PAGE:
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Club News

Mick’s mid-season update

Extensive interview with AFC Wimbledon Chair

2 December 2022

Club News

Mick’s mid-season update

Extensive interview with AFC Wimbledon Chair

2 December 2022

Mick Buckley lifts the lid on the past few months to give a fascinating insight into all things Wimbledon.

Mick talks openly about our playing budget and how it was calculated, why Johnnie Jackson was appointed and how we decided which players to buy – and sell – during pre-season. He also reveals his own new role at the club, explains why Danny Macklin is our new Managing Director - and why Craig Cope will be the club’s first Head of Football Operations in the New Year…

How is the season going?

So many ways to answer that but generally I break it down into three areas:

  • Finance
  • Football
  • Organisation

Mick, what can you tell us about the club’s current financial position?

As most fans already know, we owe £10 million to the Plough Lane Bond holders. The first repayments for this loan are due in April, 2025, when we will have to repay - or refinance - £3.5 million. The average interest on these debts is four per cent, which means that - every year - we pay £400,000 pounds in interest to our bond holders. This is manageable but being debt free would this season have given us another 20 per cent plus on the playing budget.

Because of this, any conversation about budgets for a season start with the basic premise that we don't want to increase the size of this debt, and that we need to honour our obligations with the interest payments.

The PLC board has re-established the finance committee to mostly focus on different ways we can repay the debt which is a priority for the club.

What did that mean in relation to our playing budget for this season?

When we sat down in March and April this year, we generated two break-even budgets. One was based on staying in League One; the other was based on life in League Two. Sadly, we had to adopt the latter and so we worked hard to negate the money we’d lose from central funding and projected attendances by pushing our revenue areas as hard as possible. This meant looking at selling one or two players - and looking hard at how best to monetise our stadium facilities.

Did this approach allow sufficient funding for the playing budget?

Once we’d done the sums, we arrived at a playing budget that looked quite competitive for League Two. In fact, based on the historical data available at that point, we believed it would be a top-third budget. However, as we got into the summer, and we received updated data that included the second half of last season, it became apparent clubs were spending more. As a result, we were left with a comparatively average playing budget (12th to 14th on our current estimates).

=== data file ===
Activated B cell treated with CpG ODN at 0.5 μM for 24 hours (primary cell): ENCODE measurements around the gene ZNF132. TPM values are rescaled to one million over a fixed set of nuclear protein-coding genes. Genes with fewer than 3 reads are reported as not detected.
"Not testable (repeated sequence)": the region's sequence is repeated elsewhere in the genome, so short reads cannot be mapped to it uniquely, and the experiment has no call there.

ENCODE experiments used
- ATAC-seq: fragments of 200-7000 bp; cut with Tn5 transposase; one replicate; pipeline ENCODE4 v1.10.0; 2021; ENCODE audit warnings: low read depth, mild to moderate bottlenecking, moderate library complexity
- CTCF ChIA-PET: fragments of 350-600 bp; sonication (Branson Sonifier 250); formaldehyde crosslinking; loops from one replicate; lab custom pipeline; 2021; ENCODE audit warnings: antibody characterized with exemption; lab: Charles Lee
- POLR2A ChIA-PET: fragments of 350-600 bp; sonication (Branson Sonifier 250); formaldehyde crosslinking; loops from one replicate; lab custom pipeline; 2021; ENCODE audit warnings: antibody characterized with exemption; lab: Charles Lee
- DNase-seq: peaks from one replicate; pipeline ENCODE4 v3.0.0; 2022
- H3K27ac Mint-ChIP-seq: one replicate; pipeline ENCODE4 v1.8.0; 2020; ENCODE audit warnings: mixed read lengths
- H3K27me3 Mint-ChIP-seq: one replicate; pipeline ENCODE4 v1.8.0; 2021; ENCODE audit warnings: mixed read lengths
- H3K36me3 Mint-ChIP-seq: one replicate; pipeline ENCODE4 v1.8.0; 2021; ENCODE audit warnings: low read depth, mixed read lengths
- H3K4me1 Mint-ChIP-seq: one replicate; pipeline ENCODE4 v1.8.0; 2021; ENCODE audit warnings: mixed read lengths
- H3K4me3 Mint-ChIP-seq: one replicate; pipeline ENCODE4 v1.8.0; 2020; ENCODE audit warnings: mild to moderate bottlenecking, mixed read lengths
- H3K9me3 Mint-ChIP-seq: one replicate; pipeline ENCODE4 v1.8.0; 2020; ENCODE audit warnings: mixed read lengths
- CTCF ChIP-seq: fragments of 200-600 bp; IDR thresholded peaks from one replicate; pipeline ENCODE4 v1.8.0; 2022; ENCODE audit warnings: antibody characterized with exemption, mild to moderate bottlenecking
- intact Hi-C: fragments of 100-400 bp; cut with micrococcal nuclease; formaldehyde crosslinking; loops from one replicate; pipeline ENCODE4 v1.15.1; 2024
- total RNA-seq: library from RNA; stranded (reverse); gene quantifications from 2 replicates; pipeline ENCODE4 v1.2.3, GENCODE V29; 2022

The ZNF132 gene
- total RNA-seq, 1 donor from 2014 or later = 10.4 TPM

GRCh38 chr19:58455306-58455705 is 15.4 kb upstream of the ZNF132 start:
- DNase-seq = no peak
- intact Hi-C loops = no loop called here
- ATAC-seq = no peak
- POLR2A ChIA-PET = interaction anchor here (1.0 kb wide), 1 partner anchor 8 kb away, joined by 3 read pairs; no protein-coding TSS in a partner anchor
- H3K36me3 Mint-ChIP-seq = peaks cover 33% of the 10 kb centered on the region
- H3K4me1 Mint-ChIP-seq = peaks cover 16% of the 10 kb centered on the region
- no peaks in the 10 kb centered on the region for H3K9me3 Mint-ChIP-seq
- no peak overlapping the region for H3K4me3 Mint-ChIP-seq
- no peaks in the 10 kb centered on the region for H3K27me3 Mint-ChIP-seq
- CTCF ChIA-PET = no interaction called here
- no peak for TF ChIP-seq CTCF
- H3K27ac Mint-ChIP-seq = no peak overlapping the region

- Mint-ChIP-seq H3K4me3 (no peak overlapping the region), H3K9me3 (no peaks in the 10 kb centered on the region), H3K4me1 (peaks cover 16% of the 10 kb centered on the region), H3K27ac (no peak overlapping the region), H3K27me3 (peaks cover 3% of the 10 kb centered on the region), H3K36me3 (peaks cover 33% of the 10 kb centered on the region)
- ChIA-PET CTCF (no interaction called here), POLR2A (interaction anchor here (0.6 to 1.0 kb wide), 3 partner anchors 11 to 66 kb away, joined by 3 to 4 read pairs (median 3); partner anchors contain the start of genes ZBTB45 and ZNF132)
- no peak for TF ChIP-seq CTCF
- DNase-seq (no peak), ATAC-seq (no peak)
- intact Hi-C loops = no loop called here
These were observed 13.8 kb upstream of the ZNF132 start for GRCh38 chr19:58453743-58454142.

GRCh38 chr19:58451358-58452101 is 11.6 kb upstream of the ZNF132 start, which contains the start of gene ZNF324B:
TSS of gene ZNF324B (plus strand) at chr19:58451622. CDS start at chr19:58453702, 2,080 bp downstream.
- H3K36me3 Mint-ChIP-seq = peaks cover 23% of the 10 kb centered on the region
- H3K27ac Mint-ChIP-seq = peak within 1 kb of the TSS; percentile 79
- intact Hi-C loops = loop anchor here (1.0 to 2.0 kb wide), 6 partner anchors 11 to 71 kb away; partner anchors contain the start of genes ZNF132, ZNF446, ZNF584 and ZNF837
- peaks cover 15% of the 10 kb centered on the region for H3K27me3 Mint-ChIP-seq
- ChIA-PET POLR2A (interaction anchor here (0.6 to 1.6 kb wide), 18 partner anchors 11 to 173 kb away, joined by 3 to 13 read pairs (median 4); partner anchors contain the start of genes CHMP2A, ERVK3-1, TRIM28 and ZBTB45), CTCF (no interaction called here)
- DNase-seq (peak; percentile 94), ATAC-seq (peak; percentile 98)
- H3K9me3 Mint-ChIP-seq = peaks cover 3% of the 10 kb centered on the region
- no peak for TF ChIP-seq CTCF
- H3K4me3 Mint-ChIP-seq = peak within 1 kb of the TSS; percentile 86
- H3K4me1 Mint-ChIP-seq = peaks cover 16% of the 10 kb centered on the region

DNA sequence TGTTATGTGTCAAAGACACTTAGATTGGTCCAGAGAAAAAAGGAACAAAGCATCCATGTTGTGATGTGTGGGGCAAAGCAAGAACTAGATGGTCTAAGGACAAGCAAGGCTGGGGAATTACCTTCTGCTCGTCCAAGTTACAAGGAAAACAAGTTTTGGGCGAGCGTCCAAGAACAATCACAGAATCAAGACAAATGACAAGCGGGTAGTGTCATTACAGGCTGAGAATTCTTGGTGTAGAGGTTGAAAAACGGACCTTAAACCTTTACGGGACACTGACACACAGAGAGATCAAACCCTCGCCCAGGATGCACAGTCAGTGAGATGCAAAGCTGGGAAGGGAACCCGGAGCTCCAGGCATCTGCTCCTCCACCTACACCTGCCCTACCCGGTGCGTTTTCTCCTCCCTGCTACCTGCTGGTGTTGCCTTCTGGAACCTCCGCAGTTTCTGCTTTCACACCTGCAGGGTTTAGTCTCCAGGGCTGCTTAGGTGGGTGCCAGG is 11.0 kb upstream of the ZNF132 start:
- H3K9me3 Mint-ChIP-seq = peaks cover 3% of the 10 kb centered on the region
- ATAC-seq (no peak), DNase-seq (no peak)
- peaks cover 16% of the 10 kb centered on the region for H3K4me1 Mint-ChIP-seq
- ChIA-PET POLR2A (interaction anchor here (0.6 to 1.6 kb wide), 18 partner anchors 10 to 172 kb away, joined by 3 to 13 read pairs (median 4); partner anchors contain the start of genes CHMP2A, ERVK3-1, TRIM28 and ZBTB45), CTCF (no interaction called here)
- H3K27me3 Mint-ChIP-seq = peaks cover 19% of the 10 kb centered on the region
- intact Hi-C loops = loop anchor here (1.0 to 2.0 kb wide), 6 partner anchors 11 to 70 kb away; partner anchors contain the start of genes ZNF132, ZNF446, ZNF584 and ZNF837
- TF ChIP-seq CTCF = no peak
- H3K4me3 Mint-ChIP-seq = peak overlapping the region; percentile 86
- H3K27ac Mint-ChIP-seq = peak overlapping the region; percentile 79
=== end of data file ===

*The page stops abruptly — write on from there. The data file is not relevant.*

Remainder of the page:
Could we have done something about that?

We took a decision not to spend any more for several reasons. We didn't want to increase our debts and, we were also aware that whilst there is generally a correlation between budget size and league position, this is less pronounced in League Two. Don’t forget, in 2016 we managed to get promoted with only the 14th biggest budget in the league.

Have we stayed within our budget so far?

Yes, we are on track to deliver the budget that was set for the financial year, which began on July 1. This is a positive: as I have said, we really didn't want to increase our debts. We will review the finances along with the football performance in mid-December and both will inform our approach to the January transfer window.

Besides setting a budget, what were the main challenges we faced pre-season?

I take it we are still talking about the football side so there were quite a few, to put it mildly. Not only did we have to recruit a new manager and review the previous approach to recruitment, but we also quickly needed to implement our new recruitment objectives whilst exiting some players from the Club.

How did we approach the manager recruitment?

We were looking to appoint our fifth manager in four years! Having taken lots of advice, we decided to recruit a young manager with some experience, but even more potential. We wanted someone who could develop with the Club, hopefully someone who could learn and work with us to build sustainable structures that would help us to compete at a higher level. It was a big decision, but we decided to break from tradition by moving away from the Wimbledon family. Johnnie is our first non-Wimbledon related manager in 10 years.

The player recruitment was very different to the previous 12 months, can you say a bit more about this?

We spoke to several football people who all said we were too young and lacked physicality. We wanted to add both these attributes.

We are still absolutely committed to our approach of developing and playing our home-grown talent but felt they needed more wise, experienced players around them to ease their transitions into the first team. The arrival of Alex Pearce, Josh Davison, Harry Pell and Chris Gunter added experience and physicality